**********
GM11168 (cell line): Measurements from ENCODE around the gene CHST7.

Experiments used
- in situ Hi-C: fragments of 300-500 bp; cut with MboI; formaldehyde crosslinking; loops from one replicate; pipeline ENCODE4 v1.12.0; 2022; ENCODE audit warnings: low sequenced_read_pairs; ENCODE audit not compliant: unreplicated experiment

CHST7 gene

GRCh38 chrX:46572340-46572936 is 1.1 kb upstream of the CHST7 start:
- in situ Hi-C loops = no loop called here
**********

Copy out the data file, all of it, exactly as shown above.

GM11168 (cell line): Measurements from ENCODE around the gene CHST7.

Experiments used
- in situ Hi-C: fragments of 300-500 bp; cut with MboI; formaldehyde crosslinking; loops from one replicate; pipeline ENCODE4 v1.12.0; 2022; ENCODE audit warnings: low sequenced_read_pairs; ENCODE audit not compliant: unreplicated experiment

CHST7 gene

GRCh38 chrX:46572340-46572936 is 1.1 kb upstream of the CHST7 start:
- in situ Hi-C loops = no loop called here